When Rach first approached me about writing this column, it led to a conversation about macaroni & cheese. Specifically, macaroni & cheese as served at the Slanted Porch 10 years ago. Rachel would get a little misty-eyed as she waxed nostalgic about macaroni & cheese in the early days of the restaurant and how it was the best she ever ate. I don’t know if you know this about the editor of this rag, but she 100% always orders mac & cheese if she sees it on a menu and should be considered a connoisseur. While I agree the macaroni & cheese served at The Slanted Porch is delicious, I believe that there are easier ways to make cheesy, gooey mac & cheese that involve fewer steps.
The recipe I am sharing with you this week comes from the kitchen lab of J. Kenji Lopez-Alt. Kenji earned a degree in chemistry while working in restaurant kitchens to cover bills. After graduating from college, he integrated his degree with his culinary experience by scientifically testing recipes. He has authored an epic book called “The Food Lab” where he details the way to prepare a variety of different dishes. In some instances, these recipes become super-complicated in an attempt to achieve the greatest flavor or texture – but not in this case. Kenji describes this recipe on his website Serious Eats and breaks down all of the science. I will spare you the details but the highlights include terms like emulsification of fat globules, protein micelles, starch molecules, and well, you get the idea.
There is a part of me that loves all of the science bits and wants to do a deep dive into the how’s and why’s – but ultimately, what matters is that this recipe works, is simple, and yields an epic result. So next time you are craving some cheesy pasta, I challenge you to try this recipe rather than grabbing the blue box. I promise this dish is almost easier to make than the convenience product and is 10 times more delicious!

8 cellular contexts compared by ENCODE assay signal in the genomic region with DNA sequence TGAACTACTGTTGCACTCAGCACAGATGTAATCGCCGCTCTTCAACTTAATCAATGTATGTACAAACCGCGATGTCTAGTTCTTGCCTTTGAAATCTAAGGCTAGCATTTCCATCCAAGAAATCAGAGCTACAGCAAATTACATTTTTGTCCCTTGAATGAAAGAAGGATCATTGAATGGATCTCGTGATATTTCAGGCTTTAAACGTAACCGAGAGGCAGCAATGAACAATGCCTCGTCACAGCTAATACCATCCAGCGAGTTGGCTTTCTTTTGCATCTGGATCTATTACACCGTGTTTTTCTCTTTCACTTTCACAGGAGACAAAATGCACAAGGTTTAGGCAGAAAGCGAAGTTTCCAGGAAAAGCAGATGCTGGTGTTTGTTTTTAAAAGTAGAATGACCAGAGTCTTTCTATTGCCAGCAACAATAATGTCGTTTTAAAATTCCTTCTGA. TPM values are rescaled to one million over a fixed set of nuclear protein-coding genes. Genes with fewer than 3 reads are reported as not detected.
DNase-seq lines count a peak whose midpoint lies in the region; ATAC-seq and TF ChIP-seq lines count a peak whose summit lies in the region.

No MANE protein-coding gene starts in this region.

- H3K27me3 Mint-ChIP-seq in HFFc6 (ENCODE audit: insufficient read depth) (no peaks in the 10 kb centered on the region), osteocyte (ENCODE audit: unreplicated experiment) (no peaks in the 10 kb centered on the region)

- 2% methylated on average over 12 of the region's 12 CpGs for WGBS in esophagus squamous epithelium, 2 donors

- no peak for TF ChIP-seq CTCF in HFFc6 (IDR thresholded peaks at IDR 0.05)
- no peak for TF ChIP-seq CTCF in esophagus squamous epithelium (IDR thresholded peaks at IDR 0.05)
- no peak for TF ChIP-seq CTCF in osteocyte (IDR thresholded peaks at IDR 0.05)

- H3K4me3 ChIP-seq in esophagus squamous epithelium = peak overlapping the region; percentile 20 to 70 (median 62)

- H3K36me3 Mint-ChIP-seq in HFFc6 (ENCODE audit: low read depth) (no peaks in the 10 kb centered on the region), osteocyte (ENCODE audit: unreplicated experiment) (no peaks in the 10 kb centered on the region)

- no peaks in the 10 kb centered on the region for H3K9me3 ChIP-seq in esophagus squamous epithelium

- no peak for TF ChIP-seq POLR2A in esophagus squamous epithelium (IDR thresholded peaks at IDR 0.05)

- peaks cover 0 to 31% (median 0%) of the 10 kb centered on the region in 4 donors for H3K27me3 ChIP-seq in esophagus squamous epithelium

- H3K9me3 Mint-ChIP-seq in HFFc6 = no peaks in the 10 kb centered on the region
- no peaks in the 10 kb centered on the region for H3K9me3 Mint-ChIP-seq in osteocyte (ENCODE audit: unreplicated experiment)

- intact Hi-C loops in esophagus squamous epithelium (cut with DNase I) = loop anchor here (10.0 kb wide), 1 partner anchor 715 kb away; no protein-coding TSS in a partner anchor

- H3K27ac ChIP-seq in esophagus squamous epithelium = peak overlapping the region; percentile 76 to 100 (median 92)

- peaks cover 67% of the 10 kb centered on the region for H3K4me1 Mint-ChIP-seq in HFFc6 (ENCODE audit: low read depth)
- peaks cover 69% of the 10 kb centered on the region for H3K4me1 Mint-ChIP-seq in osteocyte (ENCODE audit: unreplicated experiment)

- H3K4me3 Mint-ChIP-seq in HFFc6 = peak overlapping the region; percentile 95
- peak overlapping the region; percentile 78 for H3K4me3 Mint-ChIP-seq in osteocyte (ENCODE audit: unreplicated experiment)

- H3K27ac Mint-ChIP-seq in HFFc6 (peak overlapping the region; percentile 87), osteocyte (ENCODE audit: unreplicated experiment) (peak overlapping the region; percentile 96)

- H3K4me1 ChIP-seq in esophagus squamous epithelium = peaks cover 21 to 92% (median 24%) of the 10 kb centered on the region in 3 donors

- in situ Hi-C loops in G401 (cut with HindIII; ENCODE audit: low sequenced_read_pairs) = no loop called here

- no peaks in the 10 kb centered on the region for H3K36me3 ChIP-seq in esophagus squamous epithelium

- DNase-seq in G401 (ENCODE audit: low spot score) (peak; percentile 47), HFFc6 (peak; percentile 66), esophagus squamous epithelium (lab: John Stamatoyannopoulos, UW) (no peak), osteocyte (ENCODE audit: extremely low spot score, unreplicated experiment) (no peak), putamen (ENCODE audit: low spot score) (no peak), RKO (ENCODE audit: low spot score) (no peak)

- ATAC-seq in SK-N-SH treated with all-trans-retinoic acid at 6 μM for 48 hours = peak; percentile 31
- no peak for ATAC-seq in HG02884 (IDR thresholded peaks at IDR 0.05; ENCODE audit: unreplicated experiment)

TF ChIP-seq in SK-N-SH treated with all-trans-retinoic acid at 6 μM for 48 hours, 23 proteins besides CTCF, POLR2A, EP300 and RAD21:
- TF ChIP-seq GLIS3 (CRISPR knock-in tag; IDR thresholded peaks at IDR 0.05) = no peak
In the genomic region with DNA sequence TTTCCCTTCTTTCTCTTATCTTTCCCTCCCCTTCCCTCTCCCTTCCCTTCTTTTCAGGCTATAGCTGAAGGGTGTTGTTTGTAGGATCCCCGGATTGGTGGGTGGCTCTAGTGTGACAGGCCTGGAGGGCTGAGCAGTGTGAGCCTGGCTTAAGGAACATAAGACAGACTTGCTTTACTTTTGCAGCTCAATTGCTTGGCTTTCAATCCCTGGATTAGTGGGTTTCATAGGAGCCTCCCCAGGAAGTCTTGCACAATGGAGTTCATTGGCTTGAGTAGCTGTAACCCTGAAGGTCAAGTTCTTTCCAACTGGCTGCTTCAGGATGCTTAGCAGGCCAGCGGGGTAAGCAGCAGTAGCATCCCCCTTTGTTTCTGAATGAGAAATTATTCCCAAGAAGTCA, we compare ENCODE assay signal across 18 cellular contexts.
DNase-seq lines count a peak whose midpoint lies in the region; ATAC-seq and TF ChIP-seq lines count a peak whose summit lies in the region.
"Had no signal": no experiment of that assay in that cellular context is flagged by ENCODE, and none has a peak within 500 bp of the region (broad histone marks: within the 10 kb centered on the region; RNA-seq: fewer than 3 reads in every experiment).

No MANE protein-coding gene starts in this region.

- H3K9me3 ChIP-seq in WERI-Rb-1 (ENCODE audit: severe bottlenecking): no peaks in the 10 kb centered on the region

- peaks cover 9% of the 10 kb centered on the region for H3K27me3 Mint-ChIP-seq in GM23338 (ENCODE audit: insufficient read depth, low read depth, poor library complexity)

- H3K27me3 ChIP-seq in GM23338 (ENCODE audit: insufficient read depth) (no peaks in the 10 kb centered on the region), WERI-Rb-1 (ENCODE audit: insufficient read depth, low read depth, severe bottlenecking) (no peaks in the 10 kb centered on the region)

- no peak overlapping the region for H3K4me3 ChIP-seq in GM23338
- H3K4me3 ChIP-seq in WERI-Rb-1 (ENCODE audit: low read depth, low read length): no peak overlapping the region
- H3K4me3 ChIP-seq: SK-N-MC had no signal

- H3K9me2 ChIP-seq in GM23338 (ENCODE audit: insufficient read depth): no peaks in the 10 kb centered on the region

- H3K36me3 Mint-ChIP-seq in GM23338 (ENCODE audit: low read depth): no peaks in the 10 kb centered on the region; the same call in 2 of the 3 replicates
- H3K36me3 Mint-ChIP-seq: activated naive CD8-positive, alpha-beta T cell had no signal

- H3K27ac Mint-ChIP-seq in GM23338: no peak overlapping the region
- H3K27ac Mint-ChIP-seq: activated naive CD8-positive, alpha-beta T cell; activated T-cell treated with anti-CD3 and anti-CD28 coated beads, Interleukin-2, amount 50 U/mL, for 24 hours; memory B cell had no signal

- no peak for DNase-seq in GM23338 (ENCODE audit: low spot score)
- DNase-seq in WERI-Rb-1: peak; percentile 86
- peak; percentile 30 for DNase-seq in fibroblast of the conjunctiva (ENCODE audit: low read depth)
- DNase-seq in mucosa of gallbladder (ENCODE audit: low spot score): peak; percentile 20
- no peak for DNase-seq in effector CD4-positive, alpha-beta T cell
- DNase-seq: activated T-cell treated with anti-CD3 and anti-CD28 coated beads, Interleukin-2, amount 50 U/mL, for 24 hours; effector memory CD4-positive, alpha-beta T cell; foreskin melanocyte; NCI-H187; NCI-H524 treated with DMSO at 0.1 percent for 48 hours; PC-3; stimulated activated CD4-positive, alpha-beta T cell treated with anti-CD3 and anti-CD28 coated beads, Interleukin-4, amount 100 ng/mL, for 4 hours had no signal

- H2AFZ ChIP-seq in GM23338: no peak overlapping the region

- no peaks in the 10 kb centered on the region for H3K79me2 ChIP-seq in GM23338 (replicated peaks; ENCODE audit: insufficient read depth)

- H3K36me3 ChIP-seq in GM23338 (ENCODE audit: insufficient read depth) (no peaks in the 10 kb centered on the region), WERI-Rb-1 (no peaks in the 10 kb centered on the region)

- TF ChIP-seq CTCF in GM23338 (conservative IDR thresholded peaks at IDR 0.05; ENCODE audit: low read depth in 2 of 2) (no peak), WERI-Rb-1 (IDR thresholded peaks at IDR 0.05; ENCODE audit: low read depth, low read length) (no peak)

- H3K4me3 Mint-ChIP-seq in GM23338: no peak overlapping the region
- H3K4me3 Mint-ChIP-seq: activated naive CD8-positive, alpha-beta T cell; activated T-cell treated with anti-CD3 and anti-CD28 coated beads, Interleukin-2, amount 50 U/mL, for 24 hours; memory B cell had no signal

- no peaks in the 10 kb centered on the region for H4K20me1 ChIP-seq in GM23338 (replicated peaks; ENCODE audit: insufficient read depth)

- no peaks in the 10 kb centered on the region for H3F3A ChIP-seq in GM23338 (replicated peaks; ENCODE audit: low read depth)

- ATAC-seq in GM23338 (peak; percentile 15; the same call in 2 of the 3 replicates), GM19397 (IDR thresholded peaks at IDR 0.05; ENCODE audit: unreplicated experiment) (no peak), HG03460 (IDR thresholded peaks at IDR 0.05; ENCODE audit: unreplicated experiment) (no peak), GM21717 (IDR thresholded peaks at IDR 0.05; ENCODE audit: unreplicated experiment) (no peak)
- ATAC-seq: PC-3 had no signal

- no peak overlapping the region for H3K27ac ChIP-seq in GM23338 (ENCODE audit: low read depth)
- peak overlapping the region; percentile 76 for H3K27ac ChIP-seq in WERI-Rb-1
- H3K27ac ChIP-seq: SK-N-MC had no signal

The Food Labs Ultra-Gooey Stovetop Mac & Cheese
By J. Kenji Lopez-Alt
1 pound elbow macaroni
One 12-ounce can evaporated milk
2 large eggs
1 t Frank’s RedHot or other hot sauce
1 t ground mustard
1 lb extra-sharp cheddar, grated (see note)
8 oz American cheese, cut into 1/2-inch cubes (see note)
1 T cornstarch
8 T (1 stick) unsalted butter, cut into 4 chunks
- Place the macaroni in a large saucepan and cover it with salted water by 2 inches. Bring to a boil over high heat, stirring occasionally to keep the pasta from sticking. Cover the pan, remove from the heat, and let stand until the pasta is barely al dente, about 8 minutes.
- Meanwhile, whisk together the evaporated milk, eggs, hot sauce, and mustard in a bowl until homogeneous. Toss the cheeses with the cornstarch in a large bowl until thoroughly combined.
- When the pasta is cooked, drain, and return it to the saucepan. Place over low heat, add the butter and stir until melted. Add the milk mixture and cheese mixture and cook, stirring constantly, until the cheese is completely melted, and the mixture is hot and creamy. Season to taste with salt and more hot sauce. Serve immediately, topping with toasted breadcrumbs if desired.
Use a good melting cheese or combination thereof, like American, cheddar, Jack, Fontina, young Swiss, Gruyere, Muenster, young provolone, and/or young Gouda. To reheat the pasta, add a few tablespoons of milk to the pan and cook, stirring gently, over medium-low heat until hot.
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